Courtesy, 1983. "Melville—Northwest Territories, Canada Line No. 7 by Texaco Canada Resources Ltd.", Seismic Expression of Structural Styles: A Picture and Work Atlas. Volume 1–The Layered Earth, Volume 2–Tectonics Of Extensional Provinces, & Volume 3–Tectonics Of Compressional Provinces, A. W. Bally
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Line No. 7 was recorded as a part of a large reconnaissance seismic survey on Melville Island in the Canadian Arctic in April of 1973. The survey was designed to add subsurface definition of features defined from surface geology studies (see attached location plats).
Melville Island is situated mainly within the Arctic Fold Belt, a 483-km (300-mi) long structural province dominated by east to west trending folds. This fold belt is flanked by the Sverdrup basin to the north and the stable shelf bordering the Canadian Shield to the south.
During the early Paleozoic this was the site of the Franklinian Geosyncline with mio geosynclinal sediments being deposited throughout the area from Early Ordovician to Mid-Devonian time. Prior to the development of the miogeosyncline peneplanation occurred and, during the Cambrian, clastics and carbonates were likely deposited on a broad shelf.
In Early Ordovician time a broad stable shelf persisted with the shelf edge located along the present northern coast of Melville Island. Thick carbonate buildups along the shelf edge ponded the shelf to the south and east causing restricted conditions and the deposition of evaporites (Baumann Fiord and Bay Fiord formations). By Late Ordovician time, evaporite deposition had given away to extensive shallow shelf carbonates with some localized lagoonal evaporite deposition on the shelf interior. The shelf carbonates thicken northward and seaward to the shelf edge (Thumb Mountain Formation).
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Seismic Expression of Structural Styles: A Picture and Work Atlas. Volume 1–The Layered Earth, Volume 2–Tectonics Of Extensional Provinces, & Volume 3–Tectonics Of Compressional Provinces
Until a few decades ago, structural and regional geology were traditionally the preserve of field geologists. They usually mapped areas of outcropping deformed rocks and supplemented their work by laboratory studies of rock deformation and by theoretical work. Structural geology became tied to the geology of uplifts, folded belts, and underground mines, all of which were accessible to direct observation. Since World War II we have witnessed a tremendous development of geophysics in oceanography and in petroleum geology. Academic geophysicists in oceanography led their geological colleagues into modern plate tectonics and industry geophysicists developed reflection seismology into a superb structural mapping tool that penetrated the subsurface.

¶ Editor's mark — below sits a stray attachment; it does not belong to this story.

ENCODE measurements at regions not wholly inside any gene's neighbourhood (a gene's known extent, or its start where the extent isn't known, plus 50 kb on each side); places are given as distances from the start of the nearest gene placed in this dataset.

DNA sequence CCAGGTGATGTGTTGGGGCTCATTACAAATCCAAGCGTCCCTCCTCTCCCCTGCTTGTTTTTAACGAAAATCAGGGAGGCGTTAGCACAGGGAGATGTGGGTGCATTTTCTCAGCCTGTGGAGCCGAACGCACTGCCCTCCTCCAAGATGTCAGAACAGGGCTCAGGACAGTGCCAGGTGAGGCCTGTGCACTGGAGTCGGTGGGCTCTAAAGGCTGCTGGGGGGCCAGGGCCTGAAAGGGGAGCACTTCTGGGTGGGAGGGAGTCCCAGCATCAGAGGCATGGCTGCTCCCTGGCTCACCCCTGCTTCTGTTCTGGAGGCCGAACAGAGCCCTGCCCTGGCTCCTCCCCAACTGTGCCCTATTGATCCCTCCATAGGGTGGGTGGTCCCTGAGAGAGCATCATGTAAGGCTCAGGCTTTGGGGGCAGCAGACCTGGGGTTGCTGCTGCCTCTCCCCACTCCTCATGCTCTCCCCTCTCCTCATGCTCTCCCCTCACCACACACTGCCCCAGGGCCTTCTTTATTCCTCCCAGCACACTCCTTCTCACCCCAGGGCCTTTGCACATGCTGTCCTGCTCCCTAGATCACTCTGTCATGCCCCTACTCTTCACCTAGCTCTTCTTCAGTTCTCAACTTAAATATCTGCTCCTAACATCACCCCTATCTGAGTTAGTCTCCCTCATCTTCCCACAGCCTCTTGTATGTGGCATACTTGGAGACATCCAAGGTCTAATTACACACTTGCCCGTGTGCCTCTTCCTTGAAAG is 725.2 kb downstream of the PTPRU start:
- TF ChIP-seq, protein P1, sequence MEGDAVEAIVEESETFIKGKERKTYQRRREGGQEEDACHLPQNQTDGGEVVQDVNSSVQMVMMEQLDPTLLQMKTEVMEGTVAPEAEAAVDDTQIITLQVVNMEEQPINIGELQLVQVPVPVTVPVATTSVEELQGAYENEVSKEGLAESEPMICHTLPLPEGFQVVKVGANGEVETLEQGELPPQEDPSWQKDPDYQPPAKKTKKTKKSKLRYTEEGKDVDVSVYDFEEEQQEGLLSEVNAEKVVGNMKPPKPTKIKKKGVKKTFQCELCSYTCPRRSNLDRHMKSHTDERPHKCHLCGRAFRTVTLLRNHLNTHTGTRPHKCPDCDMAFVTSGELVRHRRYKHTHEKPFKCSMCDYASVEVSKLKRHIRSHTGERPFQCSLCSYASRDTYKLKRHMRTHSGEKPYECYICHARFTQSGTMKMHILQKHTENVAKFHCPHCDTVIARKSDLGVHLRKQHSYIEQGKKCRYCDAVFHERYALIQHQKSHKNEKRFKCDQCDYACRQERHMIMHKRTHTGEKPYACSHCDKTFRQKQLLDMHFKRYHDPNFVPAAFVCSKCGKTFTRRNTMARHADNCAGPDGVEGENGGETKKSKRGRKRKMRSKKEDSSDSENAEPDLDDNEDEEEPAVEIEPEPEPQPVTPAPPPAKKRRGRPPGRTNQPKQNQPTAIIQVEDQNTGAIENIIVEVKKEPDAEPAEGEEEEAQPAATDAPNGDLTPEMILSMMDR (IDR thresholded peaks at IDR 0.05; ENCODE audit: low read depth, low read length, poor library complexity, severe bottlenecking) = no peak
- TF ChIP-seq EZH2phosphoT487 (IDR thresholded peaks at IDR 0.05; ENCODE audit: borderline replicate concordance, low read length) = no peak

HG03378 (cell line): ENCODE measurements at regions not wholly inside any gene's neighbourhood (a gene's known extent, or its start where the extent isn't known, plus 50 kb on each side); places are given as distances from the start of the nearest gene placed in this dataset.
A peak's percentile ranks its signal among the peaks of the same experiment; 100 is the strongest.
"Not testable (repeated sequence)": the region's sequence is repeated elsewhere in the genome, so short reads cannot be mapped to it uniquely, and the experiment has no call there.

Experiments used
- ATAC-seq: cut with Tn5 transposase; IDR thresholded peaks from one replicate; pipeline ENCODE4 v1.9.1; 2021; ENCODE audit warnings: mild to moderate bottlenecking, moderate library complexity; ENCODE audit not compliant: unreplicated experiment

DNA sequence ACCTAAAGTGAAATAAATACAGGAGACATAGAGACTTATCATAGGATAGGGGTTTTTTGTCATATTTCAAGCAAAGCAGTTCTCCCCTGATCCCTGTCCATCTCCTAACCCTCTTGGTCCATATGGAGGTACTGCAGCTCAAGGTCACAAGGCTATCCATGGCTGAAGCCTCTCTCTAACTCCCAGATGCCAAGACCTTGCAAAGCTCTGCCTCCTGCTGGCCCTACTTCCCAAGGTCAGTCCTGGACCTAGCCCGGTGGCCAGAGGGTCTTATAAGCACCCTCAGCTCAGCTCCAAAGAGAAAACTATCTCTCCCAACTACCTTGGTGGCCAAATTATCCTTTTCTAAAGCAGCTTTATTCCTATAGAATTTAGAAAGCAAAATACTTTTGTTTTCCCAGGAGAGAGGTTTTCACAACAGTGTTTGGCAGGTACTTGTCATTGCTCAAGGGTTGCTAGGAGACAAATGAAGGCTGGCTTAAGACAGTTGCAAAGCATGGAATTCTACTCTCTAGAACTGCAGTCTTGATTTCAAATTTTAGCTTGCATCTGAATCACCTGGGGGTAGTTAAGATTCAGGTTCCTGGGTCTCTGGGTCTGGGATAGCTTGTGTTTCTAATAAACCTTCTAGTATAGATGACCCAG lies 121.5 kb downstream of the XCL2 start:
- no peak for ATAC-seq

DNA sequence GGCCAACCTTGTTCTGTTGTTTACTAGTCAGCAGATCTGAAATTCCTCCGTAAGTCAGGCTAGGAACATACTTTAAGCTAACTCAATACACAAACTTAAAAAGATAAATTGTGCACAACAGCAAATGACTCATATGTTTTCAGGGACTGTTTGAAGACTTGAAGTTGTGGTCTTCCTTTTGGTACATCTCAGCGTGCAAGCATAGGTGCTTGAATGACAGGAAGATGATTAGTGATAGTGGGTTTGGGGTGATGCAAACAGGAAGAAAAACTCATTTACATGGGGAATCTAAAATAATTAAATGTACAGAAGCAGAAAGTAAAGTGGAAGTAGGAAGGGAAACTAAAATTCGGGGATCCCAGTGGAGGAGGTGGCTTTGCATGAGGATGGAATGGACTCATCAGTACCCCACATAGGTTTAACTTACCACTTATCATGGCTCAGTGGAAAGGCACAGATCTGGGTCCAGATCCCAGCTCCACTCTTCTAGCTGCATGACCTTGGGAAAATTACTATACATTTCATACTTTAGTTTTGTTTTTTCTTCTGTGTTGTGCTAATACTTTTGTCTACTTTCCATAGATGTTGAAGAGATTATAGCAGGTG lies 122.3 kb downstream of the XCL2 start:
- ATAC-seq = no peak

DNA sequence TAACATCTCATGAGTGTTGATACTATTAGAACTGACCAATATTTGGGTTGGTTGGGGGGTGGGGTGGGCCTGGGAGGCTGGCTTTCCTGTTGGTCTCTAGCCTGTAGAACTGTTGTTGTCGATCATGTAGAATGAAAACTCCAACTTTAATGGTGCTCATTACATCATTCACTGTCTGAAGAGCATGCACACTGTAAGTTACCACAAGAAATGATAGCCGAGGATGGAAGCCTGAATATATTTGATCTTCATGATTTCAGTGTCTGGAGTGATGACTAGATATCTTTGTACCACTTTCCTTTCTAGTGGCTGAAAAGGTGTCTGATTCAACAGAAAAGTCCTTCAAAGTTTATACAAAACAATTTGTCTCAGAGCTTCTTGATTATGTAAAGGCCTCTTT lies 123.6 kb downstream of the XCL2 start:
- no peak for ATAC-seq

Today we are facing a situation where instruction and textbooks in structural geology are almost entirely dedicated to rock deformation, analytical techniques in detailed field geology and summaries of plate tectonics. Illustrations based on reflection seismic profiles are virtually absent in textbooks of structural geology. These texts illustrate only the parts of the proverbial elephant, together with some conjecture, but without ever offering a glimpse of the whole elephant.
Some of the reason cited for the relative scarcity of published reflection profiles are: 1) the confidentiality of exploration data; 2) difficulties in the photographic reduction and reproduction of seismic profiles for a book format; 3) the two-dimensional nature of vertical reflection profiles; and 4) the obvious distortions in reflection profiles that are typically recorded in time.
The AAPG leadership felt that it was time to attempt to correct the situation and to produce this picture and work atlas. The first volumes, of what may become a series of volumes, are addressing an audience that includes: petroleum geologists concerned with structural interpretations; exploration companies that provide in-house training; the AAPG continuing education program; and academic colleagues interested in updating their curricula in structural geology by inclusion of reflection profiles from the “real world” in their teaching.
The atlas is not meant to be a textbook in reflection seismology (instead we listed some at the end of this introduction) nor a text in structural and/or regional geology. Our intent is simply to provide a teaching tool.